Saturday, April 16, 2016

Video Game Automation Device

Automating repetitive actions in video games has been on my mind. I have been playing Elder Scrolls Online lately and it's a decent game. Had a lot of fun, but there are a few fundamental problems with the game. It's a good MMO, but not a very good Elder Scrolls addition. It's missing a lot of what makes ES the series it has been in the past. The need to balance the game for PvP has completely destroyed the value in equipment crafting. 9 trait armor is no better than 3 trait and it takes months to earn 9 trait. Searching for legendary ingredients can also be very time consuming. In the case of Perfect Row, it takes hundreds of fish that you have to fillet for a random chance of getting one perfect row out of one of them. So after an hour or more of fishing, it takes 30 minutes of just sitting there tapping the A button to fillet them. Developers have been adding crappy chores like this lately so they can increase player in-game time. News Flash for developers, twice the amount of time in your game does not mean people are having twice the FUN.

To fight back, I created an automation device to take over these mundane tasks. In the case of filleting fish, I just need to press the A button every 1.5 seconds. Super easy for the Arduino Uno.

Foam and cardboard box big enough to hold the Xb1 controller. 

Make sure to cut the foam for a tight fit. 

I used some scrap materials to make a micro servo holder. Attached a small servo arm and a plastic barrel spacer for the button contact.

Under the wood servo holder is an aluminum plate to press between the foam and box. (Tesla approved)

A cable adapter to connect the servo to the Arduino. 

Now to load the Sketch (code)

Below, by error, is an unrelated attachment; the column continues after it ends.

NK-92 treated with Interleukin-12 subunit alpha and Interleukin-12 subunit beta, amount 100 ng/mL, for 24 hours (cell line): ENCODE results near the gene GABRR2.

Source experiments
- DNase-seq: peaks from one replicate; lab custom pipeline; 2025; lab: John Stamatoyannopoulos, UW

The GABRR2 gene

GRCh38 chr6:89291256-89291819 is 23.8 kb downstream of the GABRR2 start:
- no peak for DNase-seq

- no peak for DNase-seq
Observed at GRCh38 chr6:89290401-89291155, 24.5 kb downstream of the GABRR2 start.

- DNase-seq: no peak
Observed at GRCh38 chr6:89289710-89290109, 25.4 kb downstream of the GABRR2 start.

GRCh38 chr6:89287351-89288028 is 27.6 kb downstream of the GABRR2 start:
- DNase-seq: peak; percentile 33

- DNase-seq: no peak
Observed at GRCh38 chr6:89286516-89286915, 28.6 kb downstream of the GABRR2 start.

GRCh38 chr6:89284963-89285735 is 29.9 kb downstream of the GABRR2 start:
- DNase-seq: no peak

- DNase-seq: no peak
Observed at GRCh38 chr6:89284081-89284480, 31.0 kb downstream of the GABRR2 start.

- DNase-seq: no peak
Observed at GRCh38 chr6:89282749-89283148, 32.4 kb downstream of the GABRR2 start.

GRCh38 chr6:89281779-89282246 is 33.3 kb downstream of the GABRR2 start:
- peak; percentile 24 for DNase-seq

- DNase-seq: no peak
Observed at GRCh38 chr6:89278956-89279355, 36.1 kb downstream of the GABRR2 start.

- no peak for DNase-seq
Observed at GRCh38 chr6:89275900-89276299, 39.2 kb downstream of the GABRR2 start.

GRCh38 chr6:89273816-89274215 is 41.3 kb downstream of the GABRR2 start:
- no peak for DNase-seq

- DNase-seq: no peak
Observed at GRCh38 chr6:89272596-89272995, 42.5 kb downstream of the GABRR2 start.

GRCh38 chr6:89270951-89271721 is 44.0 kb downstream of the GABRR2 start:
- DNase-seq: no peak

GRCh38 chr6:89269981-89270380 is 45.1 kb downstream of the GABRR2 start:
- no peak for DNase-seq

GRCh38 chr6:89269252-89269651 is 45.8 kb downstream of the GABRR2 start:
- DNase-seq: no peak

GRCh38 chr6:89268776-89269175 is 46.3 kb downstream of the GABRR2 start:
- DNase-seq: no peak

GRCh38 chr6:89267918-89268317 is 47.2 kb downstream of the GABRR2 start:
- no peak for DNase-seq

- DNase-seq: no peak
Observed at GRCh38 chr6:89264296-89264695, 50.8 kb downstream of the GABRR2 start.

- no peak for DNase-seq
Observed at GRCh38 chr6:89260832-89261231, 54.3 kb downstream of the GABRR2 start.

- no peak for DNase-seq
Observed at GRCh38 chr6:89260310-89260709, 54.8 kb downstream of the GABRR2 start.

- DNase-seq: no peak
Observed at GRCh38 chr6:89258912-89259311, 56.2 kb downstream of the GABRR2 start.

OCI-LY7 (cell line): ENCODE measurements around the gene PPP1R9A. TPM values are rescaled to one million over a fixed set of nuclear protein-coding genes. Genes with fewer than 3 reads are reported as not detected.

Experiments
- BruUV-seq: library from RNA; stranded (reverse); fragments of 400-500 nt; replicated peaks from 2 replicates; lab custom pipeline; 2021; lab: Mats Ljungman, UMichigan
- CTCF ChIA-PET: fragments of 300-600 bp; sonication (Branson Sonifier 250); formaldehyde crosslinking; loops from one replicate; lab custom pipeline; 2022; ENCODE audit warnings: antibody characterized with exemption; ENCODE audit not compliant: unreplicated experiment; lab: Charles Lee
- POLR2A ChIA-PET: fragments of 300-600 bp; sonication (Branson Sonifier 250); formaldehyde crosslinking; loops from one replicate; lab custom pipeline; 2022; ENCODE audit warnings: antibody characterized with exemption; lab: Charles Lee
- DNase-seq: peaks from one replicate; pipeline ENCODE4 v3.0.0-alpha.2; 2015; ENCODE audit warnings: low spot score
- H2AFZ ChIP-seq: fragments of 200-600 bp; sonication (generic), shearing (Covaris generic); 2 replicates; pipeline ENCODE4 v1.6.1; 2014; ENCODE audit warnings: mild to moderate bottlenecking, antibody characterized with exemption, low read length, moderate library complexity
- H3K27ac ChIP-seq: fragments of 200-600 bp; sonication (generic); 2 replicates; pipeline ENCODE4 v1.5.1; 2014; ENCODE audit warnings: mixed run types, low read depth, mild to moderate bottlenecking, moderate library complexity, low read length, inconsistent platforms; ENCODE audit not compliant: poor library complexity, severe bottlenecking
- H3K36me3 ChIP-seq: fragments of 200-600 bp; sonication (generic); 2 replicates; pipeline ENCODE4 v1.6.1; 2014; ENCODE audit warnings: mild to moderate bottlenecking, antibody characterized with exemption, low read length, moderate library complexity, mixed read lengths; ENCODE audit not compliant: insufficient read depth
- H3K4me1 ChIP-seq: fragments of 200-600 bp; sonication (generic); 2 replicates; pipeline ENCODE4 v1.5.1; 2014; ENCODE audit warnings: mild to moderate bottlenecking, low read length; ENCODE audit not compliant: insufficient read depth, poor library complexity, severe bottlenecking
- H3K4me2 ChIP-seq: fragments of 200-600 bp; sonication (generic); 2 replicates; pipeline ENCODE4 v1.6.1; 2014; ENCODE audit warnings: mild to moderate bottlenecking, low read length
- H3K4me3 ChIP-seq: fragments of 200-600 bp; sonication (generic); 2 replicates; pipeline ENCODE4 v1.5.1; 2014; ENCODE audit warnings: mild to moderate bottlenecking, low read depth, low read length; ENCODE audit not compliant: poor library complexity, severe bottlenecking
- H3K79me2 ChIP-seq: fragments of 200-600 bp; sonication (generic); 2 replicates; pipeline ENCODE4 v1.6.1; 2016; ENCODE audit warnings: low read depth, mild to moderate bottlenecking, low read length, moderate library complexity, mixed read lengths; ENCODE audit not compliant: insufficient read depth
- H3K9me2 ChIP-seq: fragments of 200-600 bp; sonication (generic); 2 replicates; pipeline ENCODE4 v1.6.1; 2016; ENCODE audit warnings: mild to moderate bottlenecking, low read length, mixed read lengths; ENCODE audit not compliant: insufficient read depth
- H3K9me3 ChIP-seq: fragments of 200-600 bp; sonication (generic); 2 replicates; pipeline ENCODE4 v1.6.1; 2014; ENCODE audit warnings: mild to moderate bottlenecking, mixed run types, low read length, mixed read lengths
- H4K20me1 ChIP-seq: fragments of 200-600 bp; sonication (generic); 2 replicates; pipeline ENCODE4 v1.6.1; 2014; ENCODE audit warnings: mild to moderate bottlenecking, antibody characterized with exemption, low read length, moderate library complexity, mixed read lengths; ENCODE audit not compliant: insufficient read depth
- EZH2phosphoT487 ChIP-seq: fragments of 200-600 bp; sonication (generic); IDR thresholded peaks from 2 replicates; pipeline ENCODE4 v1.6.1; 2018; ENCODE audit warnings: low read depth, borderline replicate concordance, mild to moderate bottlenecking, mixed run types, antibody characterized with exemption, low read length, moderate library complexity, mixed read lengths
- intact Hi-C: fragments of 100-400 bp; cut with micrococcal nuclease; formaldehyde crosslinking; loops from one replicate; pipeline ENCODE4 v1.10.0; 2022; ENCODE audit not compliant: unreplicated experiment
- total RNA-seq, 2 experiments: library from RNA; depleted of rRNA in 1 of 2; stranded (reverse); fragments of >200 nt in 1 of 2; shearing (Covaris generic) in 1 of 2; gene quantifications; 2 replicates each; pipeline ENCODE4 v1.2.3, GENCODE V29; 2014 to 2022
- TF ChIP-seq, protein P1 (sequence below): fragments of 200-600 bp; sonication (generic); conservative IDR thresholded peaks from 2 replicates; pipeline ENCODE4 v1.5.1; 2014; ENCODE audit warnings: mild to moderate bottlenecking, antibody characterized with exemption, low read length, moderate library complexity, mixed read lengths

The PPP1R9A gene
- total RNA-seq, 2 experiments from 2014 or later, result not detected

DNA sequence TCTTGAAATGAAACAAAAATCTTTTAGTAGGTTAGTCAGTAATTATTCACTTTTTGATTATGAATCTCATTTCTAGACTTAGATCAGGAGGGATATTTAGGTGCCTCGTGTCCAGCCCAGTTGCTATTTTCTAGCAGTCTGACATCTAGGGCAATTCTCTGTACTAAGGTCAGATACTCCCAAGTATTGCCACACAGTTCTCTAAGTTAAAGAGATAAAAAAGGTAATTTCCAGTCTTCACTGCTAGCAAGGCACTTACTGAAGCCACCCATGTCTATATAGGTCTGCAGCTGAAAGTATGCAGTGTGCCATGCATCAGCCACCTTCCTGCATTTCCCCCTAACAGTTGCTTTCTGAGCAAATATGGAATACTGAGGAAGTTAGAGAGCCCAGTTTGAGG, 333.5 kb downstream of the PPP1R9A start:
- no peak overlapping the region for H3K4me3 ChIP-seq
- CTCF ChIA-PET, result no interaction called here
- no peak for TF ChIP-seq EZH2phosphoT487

Copy/Paste the sketch below to the Arduino Software and load it to the board. 

#include <Servo.h> //From Library
Servo servoMain; // Define Servo
void setup()
servoMain.attach(9); // servo on digital pin 9
void loop()
  servoMain.write(45);  // Turn Servo Left to 45 degrees
  delay(1500);          // Wait 1.5 second
  servoMain.write(0);   // Turn Servo Left to 0 degrees
  delay(750);          // Wait .75 second

This is only the beginning of what's possible. Adding some photo sensors, more servos and new code, this can become a very useful tool to level up or earn $ while I'm at work. I hope it inspires you to get out there and make something!

Thanks for stopping by!

-Lonnie Sexton

To Arms Gamers!

Okay gamers, don’t go Trevor rage on me for going out on a limb here… I’m going to talk business ethics and game development… Yes, Business Ethics. Move over Billy Madison, I got this...
I don’t expect the younger generation to understand. If your first console was an Xbox, you may not see this from the same perspective. Downloadable content is just a part of gaming. Buying a car online you can’t earn in the game, clothes for your avatar or even temporary hop ups is what games have always been… to you, But!, For the Old School gamers that started on the 2600, watched the Arcades get replaced with in-home consoles like the NES; downloadable content appears to be the end of FUN in video games. It definitely has my attention as I watch the progression of game dev head into the in home arcade market. Micro-transactions are going to get more aggressive as they find better ways to force gamers into pay to play markets. If we gamers don’t unite, if we let it slide and feed the pig, the next gen console will have a Credit Card swipe socket installed… $1 to power up, $1 per character, $1 per clip…. You get the idea. I hope I'm wrong, just wait for the day you get the popup after dying, To Continue from this check-point, pay .99cents.